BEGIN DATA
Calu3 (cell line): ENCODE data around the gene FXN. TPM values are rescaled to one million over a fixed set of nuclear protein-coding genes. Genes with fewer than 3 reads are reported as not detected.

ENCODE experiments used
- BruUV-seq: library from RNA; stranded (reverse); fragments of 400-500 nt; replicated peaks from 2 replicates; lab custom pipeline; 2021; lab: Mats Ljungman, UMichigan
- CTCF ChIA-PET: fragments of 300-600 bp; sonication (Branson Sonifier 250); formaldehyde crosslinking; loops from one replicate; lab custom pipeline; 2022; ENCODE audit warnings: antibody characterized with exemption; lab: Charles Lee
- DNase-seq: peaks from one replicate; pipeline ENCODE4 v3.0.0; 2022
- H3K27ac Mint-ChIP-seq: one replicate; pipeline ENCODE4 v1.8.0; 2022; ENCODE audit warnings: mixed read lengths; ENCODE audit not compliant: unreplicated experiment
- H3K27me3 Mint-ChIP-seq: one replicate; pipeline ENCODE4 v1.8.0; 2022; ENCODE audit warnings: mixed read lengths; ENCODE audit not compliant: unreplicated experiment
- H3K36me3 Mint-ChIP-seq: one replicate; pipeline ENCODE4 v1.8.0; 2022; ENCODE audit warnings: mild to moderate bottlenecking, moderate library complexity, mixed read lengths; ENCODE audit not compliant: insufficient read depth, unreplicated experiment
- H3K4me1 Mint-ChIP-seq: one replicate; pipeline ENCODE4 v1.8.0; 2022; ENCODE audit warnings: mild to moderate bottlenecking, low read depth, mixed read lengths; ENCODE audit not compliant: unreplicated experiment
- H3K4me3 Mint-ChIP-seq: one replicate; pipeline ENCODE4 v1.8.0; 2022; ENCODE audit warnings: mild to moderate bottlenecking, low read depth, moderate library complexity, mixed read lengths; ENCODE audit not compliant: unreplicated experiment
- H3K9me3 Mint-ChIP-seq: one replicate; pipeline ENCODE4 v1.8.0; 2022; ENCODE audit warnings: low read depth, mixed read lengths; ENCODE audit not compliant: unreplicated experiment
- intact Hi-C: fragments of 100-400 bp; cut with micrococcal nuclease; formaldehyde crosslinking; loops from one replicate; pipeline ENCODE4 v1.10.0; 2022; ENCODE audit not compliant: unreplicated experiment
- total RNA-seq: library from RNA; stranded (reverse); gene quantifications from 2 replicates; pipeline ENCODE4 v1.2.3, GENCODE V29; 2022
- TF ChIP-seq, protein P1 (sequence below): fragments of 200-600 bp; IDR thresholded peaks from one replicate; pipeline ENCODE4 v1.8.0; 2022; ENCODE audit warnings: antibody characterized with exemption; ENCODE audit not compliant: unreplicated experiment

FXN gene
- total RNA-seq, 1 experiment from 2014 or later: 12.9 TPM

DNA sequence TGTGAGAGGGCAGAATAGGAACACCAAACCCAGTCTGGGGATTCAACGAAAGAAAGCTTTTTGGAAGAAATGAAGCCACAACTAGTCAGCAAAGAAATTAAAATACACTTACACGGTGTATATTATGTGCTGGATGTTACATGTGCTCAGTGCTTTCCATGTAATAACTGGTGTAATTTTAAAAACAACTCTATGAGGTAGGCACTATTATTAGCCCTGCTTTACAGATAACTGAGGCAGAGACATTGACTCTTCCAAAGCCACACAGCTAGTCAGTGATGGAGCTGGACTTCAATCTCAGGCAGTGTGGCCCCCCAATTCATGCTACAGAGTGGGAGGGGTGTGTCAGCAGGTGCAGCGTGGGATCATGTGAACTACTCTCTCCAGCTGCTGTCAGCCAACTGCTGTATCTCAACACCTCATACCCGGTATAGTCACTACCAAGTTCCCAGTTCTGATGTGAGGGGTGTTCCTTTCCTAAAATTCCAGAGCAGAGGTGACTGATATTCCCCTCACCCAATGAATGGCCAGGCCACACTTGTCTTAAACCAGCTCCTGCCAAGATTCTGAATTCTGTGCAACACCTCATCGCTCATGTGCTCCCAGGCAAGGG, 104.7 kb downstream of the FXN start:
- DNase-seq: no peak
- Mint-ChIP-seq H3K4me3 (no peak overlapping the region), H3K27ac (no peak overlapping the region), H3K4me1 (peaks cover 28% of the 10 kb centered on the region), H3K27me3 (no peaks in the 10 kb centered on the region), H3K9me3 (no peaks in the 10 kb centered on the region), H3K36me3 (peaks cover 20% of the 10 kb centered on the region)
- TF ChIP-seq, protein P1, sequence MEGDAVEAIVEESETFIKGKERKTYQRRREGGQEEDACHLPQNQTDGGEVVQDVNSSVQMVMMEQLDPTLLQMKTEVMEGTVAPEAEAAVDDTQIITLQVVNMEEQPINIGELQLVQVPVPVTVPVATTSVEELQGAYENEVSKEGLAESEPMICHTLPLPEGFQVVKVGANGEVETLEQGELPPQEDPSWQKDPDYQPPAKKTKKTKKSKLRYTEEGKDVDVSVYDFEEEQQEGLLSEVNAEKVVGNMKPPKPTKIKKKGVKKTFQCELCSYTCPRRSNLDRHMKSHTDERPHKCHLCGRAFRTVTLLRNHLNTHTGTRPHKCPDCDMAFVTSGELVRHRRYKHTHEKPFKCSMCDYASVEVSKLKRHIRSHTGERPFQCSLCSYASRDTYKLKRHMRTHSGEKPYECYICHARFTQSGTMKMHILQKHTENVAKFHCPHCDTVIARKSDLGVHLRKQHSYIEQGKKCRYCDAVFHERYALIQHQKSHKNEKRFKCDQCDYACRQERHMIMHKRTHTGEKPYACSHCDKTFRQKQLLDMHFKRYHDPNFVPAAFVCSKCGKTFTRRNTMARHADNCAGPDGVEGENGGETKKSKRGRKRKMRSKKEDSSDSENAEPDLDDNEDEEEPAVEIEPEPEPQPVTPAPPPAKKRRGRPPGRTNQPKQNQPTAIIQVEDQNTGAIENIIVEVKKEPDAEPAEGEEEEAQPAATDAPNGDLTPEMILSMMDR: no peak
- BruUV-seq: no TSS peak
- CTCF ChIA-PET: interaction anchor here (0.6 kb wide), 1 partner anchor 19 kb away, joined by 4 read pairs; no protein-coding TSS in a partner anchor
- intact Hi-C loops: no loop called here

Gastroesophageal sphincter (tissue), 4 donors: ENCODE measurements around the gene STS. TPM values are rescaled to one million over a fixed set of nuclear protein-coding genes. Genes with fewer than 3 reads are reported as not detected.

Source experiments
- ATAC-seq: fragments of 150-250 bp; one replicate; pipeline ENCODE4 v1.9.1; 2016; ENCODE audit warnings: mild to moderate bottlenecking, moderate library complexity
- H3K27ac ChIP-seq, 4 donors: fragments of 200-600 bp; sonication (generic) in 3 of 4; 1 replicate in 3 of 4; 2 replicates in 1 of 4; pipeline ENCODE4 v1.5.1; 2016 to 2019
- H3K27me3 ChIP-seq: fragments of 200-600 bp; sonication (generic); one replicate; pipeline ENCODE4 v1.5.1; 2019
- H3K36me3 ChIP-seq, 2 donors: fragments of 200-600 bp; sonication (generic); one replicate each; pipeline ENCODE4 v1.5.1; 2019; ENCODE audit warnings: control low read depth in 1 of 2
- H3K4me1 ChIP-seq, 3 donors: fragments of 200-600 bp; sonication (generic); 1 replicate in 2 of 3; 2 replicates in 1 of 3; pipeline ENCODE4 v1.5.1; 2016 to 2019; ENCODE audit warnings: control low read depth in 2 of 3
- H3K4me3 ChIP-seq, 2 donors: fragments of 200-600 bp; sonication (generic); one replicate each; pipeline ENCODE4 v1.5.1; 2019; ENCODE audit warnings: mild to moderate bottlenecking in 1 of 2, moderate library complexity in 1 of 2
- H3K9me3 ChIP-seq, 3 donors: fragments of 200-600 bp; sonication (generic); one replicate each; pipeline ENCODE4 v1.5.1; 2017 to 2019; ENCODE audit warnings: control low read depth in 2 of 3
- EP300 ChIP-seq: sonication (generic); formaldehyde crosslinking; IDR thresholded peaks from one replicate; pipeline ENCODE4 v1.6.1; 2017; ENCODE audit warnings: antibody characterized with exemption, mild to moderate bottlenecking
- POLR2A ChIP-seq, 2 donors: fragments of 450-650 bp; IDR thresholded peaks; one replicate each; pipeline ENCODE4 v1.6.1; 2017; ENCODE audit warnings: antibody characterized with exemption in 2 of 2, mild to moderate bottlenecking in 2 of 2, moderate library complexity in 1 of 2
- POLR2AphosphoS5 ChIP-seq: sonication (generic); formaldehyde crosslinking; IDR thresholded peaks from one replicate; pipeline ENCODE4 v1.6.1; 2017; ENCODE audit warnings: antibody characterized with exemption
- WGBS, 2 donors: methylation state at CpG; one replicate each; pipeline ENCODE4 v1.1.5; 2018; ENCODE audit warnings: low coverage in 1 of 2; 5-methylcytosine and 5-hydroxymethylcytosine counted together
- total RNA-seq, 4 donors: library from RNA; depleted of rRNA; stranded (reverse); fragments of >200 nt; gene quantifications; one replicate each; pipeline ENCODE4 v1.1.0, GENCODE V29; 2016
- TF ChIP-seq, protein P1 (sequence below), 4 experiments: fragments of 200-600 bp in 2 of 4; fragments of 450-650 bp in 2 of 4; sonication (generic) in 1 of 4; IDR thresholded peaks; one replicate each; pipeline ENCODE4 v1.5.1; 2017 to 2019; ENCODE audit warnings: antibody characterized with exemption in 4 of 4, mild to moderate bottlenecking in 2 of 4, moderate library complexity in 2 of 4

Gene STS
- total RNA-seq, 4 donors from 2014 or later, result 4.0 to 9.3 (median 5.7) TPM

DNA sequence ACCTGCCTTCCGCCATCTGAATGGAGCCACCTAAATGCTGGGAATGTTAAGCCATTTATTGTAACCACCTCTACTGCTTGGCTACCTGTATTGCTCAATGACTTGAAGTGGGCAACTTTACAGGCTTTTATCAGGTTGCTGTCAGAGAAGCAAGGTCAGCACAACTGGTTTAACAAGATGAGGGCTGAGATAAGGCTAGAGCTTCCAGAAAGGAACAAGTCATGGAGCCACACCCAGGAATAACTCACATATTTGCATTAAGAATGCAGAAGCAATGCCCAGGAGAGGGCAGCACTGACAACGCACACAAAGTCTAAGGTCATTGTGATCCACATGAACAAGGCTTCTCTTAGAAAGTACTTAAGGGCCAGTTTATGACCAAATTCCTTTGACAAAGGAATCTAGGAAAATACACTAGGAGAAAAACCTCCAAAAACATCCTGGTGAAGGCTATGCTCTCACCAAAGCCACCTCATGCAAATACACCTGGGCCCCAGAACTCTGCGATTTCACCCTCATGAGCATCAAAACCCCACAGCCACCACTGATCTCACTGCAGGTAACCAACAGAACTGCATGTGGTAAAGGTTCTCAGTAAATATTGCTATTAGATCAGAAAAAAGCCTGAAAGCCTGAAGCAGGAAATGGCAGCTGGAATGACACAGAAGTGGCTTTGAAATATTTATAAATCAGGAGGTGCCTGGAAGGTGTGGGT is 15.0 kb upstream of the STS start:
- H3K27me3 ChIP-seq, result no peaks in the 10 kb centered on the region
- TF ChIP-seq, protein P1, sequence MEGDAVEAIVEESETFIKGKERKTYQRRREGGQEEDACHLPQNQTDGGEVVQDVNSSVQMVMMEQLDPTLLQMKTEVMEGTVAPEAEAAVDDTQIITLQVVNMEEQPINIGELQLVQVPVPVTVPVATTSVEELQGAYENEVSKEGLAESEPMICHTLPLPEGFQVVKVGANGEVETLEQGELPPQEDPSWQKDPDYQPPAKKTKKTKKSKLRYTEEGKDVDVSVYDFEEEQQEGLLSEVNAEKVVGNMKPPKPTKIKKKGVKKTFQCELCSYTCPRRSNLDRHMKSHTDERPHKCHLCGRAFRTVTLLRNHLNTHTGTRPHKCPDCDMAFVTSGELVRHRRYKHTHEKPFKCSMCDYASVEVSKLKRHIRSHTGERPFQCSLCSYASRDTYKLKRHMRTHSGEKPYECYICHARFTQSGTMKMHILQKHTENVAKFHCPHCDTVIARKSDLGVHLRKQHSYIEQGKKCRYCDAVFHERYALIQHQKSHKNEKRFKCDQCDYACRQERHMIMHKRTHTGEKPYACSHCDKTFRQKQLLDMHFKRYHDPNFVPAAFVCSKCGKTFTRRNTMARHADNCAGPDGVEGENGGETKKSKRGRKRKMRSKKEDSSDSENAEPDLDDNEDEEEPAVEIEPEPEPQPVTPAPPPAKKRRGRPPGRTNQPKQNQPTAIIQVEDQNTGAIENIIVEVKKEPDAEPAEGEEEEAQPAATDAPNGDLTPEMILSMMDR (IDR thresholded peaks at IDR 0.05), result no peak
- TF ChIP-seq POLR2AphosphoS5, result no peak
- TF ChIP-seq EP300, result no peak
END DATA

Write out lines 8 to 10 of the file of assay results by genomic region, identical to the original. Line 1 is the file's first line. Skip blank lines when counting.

- H3K36me3 Mint-ChIP-seq: one replicate; pipeline ENCODE4 v1.8.0; 2022; ENCODE audit warnings: mild to moderate bottlenecking, moderate library complexity, mixed read lengths; ENCODE audit not compliant: insufficient read depth, unreplicated experiment
- H3K4me1 Mint-ChIP-seq: one replicate; pipeline ENCODE4 v1.8.0; 2022; ENCODE audit warnings: mild to moderate bottlenecking, low read depth, mixed read lengths; ENCODE audit not compliant: unreplicated experiment
- H3K4me3 Mint-ChIP-seq: one replicate; pipeline ENCODE4 v1.8.0; 2022; ENCODE audit warnings: mild to moderate bottlenecking, low read depth, moderate library complexity, mixed read lengths; ENCODE audit not compliant: unreplicated experiment